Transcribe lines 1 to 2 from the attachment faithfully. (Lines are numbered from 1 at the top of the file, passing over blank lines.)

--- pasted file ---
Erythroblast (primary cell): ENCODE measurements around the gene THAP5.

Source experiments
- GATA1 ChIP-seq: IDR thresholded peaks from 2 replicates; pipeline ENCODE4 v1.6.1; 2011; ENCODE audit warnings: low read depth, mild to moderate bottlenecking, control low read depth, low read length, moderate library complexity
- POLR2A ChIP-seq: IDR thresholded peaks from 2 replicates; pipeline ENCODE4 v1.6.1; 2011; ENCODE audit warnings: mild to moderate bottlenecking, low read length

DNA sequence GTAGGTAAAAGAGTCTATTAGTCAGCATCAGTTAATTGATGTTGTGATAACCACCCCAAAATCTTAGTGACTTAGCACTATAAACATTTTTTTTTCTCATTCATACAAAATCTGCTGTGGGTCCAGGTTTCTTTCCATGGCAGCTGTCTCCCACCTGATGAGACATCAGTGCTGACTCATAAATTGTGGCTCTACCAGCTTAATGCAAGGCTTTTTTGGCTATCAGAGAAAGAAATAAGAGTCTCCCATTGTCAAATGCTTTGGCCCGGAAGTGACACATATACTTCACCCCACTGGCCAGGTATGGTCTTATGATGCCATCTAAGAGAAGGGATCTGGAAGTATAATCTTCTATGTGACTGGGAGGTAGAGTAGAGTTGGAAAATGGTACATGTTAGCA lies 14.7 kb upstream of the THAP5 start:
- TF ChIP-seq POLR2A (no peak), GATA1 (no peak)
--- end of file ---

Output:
Erythroblast (primary cell): ENCODE measurements around the gene THAP5.

Source experiments